No Beans to Count

After the project closes, we can’t count the ‘beans’ (the activities and outputs). We also can't report that we did everything that we said we would, with evidence and data to back it up. After all, we've closed the project, submitted the final report and all of our staff have left to do other water projects. From the RBM method perspective, this is where we now have to be strategic – and we have to have a set of pretty robust ‘assumptions.’ For the first time, since RBM started, Project Managers had to relay outcomes from their project that they may never see in their tenure as a Project Manager. Intermediate outcomes can take up to 3 years to materialize and ultimate outcomes may take longer – which is usually after the project is finished.

My Project didn't fully achieve the stated ultimate goal?

In fact, for the professional project manager, getting his or her mind around those results not fully materializing at the end of the project gets even more concerning. That is because your project may not be able to attribute its outcomes solely to the activities that contributed to reducing child mortality. What? Didn't we say that, by definition, a project is "to achieve a specific goal through a series of interrelated tasks!?!" Now I'm saying that the project may not have fully contributed to reaching that goal?

Well, consider it this way - there are a lot of other projects being implemented in the neighbourhood of your Water Well+ project and the community stakeholders are doing a lot of the work as well, because they’re the ones doing the behaviour changing. Our project is likely only one of many acting as catalysts in the change process - albeit an important one perhaps. Because our results may come after the project closes and we may not be able to attribute our project fully to achieving the ultimate outcome, we will have to have some very convincing ASSUMPTIONS to show the donor. This is where I recommend a strong logic model and an equally strong Theory of Change in your Grants Proposal design.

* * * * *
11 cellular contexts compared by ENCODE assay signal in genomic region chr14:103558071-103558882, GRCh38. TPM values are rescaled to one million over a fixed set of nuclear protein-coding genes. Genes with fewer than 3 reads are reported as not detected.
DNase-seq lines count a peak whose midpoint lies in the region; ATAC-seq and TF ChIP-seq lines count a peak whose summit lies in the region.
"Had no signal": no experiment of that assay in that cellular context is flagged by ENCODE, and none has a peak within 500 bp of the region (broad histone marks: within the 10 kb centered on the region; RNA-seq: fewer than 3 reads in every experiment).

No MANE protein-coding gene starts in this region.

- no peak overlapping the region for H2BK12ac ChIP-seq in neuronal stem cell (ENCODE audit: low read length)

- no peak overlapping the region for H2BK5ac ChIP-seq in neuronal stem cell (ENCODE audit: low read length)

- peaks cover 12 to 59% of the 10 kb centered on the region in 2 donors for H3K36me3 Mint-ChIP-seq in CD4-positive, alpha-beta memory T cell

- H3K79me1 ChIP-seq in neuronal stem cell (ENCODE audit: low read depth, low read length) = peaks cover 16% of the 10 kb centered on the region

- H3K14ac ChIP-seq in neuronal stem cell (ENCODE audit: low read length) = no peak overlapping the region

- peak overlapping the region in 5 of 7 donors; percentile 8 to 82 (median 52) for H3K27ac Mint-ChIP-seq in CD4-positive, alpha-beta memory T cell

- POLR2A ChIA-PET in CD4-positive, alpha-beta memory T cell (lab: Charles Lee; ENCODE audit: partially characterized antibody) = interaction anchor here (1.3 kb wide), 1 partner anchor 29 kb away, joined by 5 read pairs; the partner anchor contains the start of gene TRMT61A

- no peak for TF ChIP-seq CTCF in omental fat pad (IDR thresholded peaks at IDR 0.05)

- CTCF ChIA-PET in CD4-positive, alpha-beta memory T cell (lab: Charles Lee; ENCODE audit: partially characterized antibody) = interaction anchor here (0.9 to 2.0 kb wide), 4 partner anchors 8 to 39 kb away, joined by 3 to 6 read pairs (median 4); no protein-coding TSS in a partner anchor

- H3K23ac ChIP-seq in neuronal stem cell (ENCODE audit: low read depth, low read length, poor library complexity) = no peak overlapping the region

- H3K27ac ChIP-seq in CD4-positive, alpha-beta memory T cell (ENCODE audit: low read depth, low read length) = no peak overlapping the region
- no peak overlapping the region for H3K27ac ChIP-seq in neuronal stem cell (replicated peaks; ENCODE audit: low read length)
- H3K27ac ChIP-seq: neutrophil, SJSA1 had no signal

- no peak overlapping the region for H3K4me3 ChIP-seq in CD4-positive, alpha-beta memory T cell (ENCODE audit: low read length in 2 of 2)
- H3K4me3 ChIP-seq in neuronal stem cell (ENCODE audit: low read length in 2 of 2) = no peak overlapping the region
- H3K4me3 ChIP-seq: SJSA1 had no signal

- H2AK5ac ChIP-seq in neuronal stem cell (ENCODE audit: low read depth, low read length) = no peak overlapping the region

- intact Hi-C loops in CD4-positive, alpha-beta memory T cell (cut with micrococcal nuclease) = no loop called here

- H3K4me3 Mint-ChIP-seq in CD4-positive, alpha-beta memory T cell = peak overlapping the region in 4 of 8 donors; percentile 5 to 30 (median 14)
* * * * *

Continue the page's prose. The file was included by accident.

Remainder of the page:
IF this happens – THEN that is likely to happen!

Along with a clear problem statement (or development challenge), usually done through community consultations, our Causality Analysis is going to be one of the first things we do as Grant Writers in order establish the results (cause and effect). What I mean is - Ask the question, “If this happens – then that is likely to happen?” We all learned this way of thinking from a very early age.

Remember your Mother saying, “If you eat too many chocolate bars, then you’re going to get sick!”? That’s causality and your Mom can walk away from your room, where you just consumed 10 chocolate bars and even though you feel great right now, she will probably start preparing some medicine in anticipation of the likely result. Unfortunately, the higher up you go in your results chain, the more unpredictable it becomes, the less control you have as a project manager, and the more planning you’ll need to do to determine the outcomes. Thankfully - this is where the “Theory of Change” comes into play when you’re writing your grant proposal: a useful addition to the RBM toolkit. And I came to really understand this concept when I was 6 years old - skipping rocks on the Touqian River, in Hsinchu, Taiwan. I just didn't know it at the time!

Splash and Ripple
Project stages.  Results based management.  Project development.  Grant proposals.  The Grants House.

Let’s look at this element of project unpredictability in a bit more detail because it is one of the most complex aspects of developing a project in the international aid sector. It's also one of the biggest headaches for project managers.

Imagine you’re out by a lake or river one day and you decide to throw some stones into the water. I’m sure you’ve tried it. Let me describe the ‘stone’ as a material INPUT into a project (imagine, then, that you’re the human resource input). When you throw the stone in, you have created an ACTIVITY. When the stone impacts the water, it creates a splash – and that is your OUTPUT. It’s the immediate effect and first level result from your activity of throwing the stone. It happens right away! And you likely were pretty satisfied with it and decided to throw another one. But there are also ripples from that splash.